13 Now the people of Beth-shemesh were reaping their wheat harvest in the valley. And when they lifted up their eyes and saw the ark, they rejoiced to see it. 14 The cart came into the field of Joshua of Beth-shemesh and stopped there. A great stone was there. And they split up the wood of the cart and offered the cows as a burnt offering to the Lord. 15 And the Levites took down the ark of the Lord and the box that was beside it, in which were the golden figures, and set them upon the great stone. And the men of Beth-shemesh offered burnt offerings and sacrificed sacrifices on that day to the Lord. 16 And when the five lords of the Philistines saw it, they returned that day to Ekron. 17 These are the golden tumors that the Philistines returned as a guilt offering to the Lord: one for Ashdod, one for Gaza, one for Ashkelon, one for Gath, one for Ekron, 18 and the golden mice, according to the number of all the cities of the Philistines belonging to the five lords, both fortified cities and unwalled villages. The great stone beside which they set down the ark of the Lord is a witness to this day in the field of Joshua of Beth-shemesh. 19 And he struck some of the men of Beth-shemesh, because they looked upon the ark of the Lord. He struck seventy men of them, and the people mourned because the Lord had struck the people with a great blow. 20 Then the men of Beth-shemesh said, “Who is able to stand before the Lord, this holy God? And to whom shall he go up away from us?” 21 So they sent messengers to the inhabitants of Kiriath-jearim, saying, “The Philistines have returned the ark of the Lord. Come down and take it up to you.”
(1 Samuel 6:13-21)
After the Philistines captured the ark, they kept it for seven months [1 Samuel 6:1-2]. After enduring all kinds of problems from God for taking it in the first place they sent the ark back to Israel via a convoluted plan [1 Samuel 6:7-9].
When the ark, carried on a cart by two milk cows, crossed the border into the town of Beth-shemesh, the people were busy reaping their wheat harvest. This places these events around May or June – the usual time to reap wheat in Israel.
Notice that even though God had brought a serious judgment upon Israel by allowing the Philistines to kill 34,000 of their soldiers and to capture the ark, He still provided for His people. He still blessed them with a fertile harvest.
God does discipline people, especially those who are His adopted children as Israel was and as those today who have been born again are [John 1:12-13, 3:3]. But God’s discipline has a purpose. His goal in disciplining us is not to get back at us but to win us back to Him.
Israel had fallen far away from God. Very far. At this time in their history the people were not communicating with God or honoring Him with their lives [Judges 21:25]. So God had to get their attention. He had to prod them to return to Him.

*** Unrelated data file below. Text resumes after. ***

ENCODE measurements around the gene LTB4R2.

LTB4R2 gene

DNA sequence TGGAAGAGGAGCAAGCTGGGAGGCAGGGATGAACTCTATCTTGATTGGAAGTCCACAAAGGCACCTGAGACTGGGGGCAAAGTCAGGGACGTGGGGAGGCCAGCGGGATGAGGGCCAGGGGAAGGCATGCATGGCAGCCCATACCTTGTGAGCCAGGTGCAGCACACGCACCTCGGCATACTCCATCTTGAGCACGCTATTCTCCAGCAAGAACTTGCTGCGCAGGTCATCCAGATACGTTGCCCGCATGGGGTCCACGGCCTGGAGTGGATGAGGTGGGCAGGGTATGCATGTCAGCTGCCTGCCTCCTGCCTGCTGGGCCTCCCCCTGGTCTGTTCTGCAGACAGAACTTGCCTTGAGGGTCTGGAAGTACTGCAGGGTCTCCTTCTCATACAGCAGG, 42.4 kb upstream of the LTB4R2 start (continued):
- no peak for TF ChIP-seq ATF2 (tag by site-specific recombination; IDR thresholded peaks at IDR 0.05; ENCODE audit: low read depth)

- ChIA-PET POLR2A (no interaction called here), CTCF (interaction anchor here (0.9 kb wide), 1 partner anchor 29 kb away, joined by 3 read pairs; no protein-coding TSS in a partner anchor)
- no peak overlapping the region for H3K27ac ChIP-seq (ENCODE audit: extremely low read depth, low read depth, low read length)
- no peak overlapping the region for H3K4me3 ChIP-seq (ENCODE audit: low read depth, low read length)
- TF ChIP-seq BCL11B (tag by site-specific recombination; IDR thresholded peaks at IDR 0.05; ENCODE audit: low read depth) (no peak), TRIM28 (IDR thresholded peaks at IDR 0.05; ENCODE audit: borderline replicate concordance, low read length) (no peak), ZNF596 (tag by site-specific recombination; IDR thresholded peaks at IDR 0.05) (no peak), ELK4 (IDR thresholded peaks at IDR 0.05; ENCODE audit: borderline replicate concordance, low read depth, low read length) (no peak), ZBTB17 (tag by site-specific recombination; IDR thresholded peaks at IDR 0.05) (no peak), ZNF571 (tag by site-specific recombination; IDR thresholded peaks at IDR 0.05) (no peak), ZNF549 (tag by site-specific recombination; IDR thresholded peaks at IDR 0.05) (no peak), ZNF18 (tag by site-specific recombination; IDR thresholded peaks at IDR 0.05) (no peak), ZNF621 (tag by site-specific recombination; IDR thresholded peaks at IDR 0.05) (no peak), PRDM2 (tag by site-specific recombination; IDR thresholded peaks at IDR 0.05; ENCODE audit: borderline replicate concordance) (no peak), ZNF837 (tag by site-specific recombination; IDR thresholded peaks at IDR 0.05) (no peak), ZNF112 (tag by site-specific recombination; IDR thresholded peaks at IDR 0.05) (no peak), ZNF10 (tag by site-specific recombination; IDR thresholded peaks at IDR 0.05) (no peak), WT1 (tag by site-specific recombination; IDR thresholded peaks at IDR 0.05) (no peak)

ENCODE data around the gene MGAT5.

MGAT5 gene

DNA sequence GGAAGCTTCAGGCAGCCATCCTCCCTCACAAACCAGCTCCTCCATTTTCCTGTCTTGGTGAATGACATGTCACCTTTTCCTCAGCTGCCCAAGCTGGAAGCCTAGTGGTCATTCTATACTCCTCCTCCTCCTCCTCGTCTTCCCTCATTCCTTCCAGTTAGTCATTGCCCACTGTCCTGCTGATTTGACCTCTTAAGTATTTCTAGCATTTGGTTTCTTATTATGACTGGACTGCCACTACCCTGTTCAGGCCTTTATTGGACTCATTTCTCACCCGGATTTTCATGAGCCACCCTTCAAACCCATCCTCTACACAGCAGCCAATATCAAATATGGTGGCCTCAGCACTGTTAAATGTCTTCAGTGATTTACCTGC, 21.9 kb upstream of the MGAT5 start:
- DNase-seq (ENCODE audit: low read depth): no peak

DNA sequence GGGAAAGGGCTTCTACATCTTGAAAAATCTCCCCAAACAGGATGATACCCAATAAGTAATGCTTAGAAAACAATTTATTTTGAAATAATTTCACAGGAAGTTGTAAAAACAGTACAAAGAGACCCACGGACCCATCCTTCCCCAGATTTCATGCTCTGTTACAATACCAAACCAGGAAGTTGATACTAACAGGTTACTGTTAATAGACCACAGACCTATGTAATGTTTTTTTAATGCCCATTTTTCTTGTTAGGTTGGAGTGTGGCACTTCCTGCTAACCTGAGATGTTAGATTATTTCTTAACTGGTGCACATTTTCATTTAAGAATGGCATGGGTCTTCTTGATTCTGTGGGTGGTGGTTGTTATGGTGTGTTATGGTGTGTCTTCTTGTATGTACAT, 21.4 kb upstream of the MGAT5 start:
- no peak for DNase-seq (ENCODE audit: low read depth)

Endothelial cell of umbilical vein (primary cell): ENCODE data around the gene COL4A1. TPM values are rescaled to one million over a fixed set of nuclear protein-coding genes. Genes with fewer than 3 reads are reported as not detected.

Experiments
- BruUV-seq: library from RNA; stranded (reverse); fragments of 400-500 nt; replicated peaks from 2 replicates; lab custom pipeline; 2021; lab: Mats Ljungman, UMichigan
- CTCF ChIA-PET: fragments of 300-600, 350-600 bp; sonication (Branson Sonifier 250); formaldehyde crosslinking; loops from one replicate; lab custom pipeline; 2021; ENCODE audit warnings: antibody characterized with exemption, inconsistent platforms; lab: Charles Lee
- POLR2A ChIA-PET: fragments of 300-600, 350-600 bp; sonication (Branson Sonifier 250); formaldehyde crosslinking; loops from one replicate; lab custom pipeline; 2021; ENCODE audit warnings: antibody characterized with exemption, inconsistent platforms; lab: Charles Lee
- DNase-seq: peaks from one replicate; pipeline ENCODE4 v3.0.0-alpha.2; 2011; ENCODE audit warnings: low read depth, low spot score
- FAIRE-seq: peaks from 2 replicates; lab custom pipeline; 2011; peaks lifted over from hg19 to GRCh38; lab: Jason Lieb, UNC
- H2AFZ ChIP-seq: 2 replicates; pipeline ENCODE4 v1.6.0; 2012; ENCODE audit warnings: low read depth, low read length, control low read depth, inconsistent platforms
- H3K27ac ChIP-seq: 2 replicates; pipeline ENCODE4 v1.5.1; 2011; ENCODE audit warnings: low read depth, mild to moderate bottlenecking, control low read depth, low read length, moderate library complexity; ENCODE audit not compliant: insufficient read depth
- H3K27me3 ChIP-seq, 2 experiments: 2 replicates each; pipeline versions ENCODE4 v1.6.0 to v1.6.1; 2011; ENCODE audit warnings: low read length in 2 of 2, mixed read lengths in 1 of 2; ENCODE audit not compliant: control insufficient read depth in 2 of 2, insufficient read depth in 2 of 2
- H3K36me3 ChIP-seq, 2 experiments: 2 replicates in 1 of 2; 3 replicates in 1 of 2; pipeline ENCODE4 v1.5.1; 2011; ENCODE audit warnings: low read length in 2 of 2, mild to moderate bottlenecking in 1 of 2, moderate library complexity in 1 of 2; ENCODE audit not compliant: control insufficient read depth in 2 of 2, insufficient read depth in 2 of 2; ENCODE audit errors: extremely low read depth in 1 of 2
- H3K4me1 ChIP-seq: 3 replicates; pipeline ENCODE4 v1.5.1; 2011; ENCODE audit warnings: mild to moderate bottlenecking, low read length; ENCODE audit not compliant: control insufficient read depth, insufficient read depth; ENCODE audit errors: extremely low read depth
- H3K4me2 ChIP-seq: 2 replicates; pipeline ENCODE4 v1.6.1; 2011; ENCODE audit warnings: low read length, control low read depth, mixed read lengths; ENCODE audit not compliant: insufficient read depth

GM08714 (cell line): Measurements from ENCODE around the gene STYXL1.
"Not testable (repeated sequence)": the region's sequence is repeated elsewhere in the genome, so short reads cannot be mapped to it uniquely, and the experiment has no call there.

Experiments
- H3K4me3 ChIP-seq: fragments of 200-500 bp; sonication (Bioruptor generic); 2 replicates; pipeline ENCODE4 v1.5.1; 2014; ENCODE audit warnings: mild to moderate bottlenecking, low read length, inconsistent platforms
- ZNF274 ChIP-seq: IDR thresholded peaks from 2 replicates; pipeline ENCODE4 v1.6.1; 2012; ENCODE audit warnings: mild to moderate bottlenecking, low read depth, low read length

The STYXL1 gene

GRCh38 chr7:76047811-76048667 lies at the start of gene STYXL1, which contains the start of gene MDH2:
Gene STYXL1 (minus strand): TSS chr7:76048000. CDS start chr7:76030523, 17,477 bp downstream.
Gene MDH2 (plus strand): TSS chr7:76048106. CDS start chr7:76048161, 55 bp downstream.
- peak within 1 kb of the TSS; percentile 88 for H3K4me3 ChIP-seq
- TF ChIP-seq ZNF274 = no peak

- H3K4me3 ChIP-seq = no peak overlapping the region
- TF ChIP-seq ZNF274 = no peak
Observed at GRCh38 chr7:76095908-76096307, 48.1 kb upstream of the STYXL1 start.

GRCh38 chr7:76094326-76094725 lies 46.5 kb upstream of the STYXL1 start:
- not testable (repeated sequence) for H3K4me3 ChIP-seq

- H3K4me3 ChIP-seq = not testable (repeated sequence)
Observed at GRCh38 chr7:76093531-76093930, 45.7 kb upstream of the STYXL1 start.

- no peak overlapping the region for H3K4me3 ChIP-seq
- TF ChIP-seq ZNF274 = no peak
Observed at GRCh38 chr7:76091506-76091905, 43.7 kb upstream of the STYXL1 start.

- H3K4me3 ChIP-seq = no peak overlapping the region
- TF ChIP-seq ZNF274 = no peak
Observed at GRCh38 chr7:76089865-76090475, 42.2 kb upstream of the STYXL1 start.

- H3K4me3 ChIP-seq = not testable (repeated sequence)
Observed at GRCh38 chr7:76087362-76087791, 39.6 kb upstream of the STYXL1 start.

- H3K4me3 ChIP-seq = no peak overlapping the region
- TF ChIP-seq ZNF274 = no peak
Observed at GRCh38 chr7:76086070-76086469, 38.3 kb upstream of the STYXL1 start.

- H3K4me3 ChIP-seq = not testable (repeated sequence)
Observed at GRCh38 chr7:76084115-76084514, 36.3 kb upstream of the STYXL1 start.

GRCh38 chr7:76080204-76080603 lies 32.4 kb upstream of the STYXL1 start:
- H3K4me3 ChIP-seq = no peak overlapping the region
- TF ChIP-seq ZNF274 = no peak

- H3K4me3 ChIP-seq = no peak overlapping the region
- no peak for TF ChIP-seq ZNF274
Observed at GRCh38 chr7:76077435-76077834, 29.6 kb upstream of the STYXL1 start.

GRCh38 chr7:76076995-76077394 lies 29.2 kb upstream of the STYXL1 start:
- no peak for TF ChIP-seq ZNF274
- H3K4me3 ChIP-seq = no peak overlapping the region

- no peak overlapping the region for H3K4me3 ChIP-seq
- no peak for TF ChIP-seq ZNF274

But God never removed His presence from Israel, even though some had thought He had [1 Samuel 4:19-22]. God continued to demonstrate His love for Israel by providing for them – like giving them a continuing wheat harvest.
God is a God of grace. God loves people and loves to provide for them. He is a generous giver, the source of all good things [Psalm 84:11; John 3:16; Romans 8:32; James 1:17 et. al].
Sadly, though, too many people misunderstand God’s discipline just as Israel did. They think that just because God brings some trouble upon our lives that He must be out to get us. Or worse, they think such things are proof that God does not exist.
God is not out to get us. He is out to draw us back to Him for it is only in His presence that we can have true joy. Just like parents discipline their children because they love them, so too does God [Hebrews 12:6].
Notice the Israelites reaction when saw the ark: they rejoiced to see it. They were glad. They had been living their lives for seven months apart from God (or so they thought) but when He “returned” to them, they couldn’t have been happier.
This reminds me of the disciples after Jesus was crucified. Jesus – who was God in human flesh – was taken from them. And they thought He was no longer with them. But three days later He returned. And they were ecstatic [John 20:19-20].
The reason why so many people – including some Christians who are part of God’s eternal family – don’t live lives of joy is because they misunderstand the problems in their lives. They see their problems not for what they are – a calling by God to change and mature – but as a punishment.
In order to see God in our lives we must look to Him, just as the Israelites lifted up their eyes and took their focus off of their work.
As we learned in our study of Ecclesiastes, life is filled with problems and each day seems to be more difficult than the one before. When we look at life this way – as if this is all there is – we will be unfulfilled; we will not be filled with joy.
But when we accept God’s discipline in the manner in which He intends, we can become better people, which is exactly God’s goal for us. And when our eyes are on God, not our problems, we can see Him for who He is and we will be filled with joy.
Comments? Questions? I’d love to hear from you. Please feel free to contact me about this post.